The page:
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Results-Oriented Transitions Program in Hamilton, NJ

What is Transition?

Transition is movement! We all have so many transitions in our lives with many more to come. Some we know about. Some take us by surprise. The ones we know about, we can plan for, making them less stressful and more exciting, and we get fewer surprises and have more control.

Graduation from high school is a big transition that we see coming for years! However, the path isn’t always clear and with a child with disabilities, more coordinated planning may be required. Our transition planning process here at Newgrange will assist your child in reaching their goals after high school graduation.

 By following a plan and setting goals, your child can reach their potential and achieve their dreams!

The Transition section of the IEP

Your student’s Individualized Education Program (IEP) has a whole section dedicated to transition planning.

The Transition section provides a framework to:

  • think about the future and design a plan for after high school.
  • focus on strengths, preferences, interests, and needs.
  • connect with services and supports that can help while in high school and after graduation.
  • focus on goals for education, employment, independent living, and community involvement.

 The goal of Newgrange’s transition planning process is a successful, coordinated post-secondary outcome in all areas of transition, not just a completed IEP.

The Newgrange School Transition Program Overview:

The Transition Program at Newgrange is a school-wide program aligned with New Jersey Core Curriculum Standards for 21st Century Life and Careers. The goals and objectives of the program are presented across all grades and content areas. Every teacher and related services staff are mindful of our collective goal of post-secondary success for our students: a fulfilling future conceived by the student for the student with support and guidance from teachers, parents, administration, and community members.

 The goal of the transition program is to develop the knowledge and awareness all high school students need to be successful and fulfilled adults, with a particular focus on self-awareness, self-determination, responsibility, and becoming an effective self-advocate.

The Transition Program has five primary components:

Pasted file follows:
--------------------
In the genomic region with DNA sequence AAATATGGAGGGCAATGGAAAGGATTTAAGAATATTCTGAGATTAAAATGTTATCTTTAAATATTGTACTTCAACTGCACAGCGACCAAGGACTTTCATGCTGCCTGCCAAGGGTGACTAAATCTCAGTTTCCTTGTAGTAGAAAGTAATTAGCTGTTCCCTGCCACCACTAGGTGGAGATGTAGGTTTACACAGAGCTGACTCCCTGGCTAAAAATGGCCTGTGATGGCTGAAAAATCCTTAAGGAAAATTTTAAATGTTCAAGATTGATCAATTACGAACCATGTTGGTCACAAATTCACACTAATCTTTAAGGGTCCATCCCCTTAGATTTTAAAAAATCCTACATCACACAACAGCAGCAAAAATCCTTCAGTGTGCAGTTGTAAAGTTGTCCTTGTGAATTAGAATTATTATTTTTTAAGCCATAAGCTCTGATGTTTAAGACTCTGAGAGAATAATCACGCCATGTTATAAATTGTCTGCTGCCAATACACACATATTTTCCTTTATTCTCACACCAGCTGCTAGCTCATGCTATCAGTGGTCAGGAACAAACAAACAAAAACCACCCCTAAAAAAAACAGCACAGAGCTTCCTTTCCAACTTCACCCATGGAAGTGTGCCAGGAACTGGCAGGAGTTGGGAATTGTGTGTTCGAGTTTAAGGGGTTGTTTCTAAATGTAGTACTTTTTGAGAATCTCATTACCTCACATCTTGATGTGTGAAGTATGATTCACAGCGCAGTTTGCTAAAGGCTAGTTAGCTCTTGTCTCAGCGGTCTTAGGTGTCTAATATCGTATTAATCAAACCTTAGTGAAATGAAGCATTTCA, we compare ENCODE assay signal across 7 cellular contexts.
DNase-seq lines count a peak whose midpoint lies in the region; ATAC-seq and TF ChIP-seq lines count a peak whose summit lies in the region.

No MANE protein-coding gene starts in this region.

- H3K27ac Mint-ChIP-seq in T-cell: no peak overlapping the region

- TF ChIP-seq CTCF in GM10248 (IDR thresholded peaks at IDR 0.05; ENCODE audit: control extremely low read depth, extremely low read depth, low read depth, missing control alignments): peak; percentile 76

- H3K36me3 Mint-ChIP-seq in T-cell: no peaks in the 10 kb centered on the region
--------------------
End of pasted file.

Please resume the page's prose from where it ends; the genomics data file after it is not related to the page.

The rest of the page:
Transition classes
Assessment
Person-Centered Planning
Community-based instruction (CBI)
Coordinated student support
Development of Agency Linkages

 Transition Classes: Engage students on the following topics at an age-appropriate level:

Academic Skills needed to meet post-secondary goals
Career Awareness, Experience, and Preparation
Community Involvement
Post-secondary Education Planning
Financial Literacy
IEP awareness
Independent Living
National/ Global Awareness
Personal Management
Job seeking skills – including applications, resumes, cover letter, and interviews
Self-Advocacy and Self-Determination
Technology and the Media
Developing a Student-Centered Transition Plan
Community Linkages and Agencies and Services

Assessment:  Transition Assessment is on-going and an Assessment Plan may be developed at a student’s IEP meeting or on an as-needed basis to address questions or concerns pertaining to transition planning.

Person-Centered Planning:  The planning process puts the student and the family at the center of the planning process. We identify a student’s strengths, preferences, and interests early and build the goals and all activities around those crucial factors.

Community-Based Instruction:  Our CBI experiences include various on- and off-site opportunities that aim to enhance students’ transition preparedness through service learning projects, real-world life skills, job shadowing, volunteering, un-paid work experiences, and college visits.

 In the last year, our students have either worked or volunteered on a weekly basis at the following establishments:  Learning Ally, S.A.V.E. Animal Shelter, and Trenton Habitat for Humanity ReStore, Little Kids College, The Bent Spoon, and St. Francis Medical Center.  Other community sites students have explored as part of the transition program are WPRB Princeton, Princeton Record Exchange, Mercer County Community College (including Office of Special Services), Palmer Square Management Corporation, Stony Brook-Millstone Watershed Association, and Trenton Area Soup Kitchen. Students have also attended Dare to Dream (Mercer and Burlington Co. Community Colleges) and 21st Century Life and Careers conferences.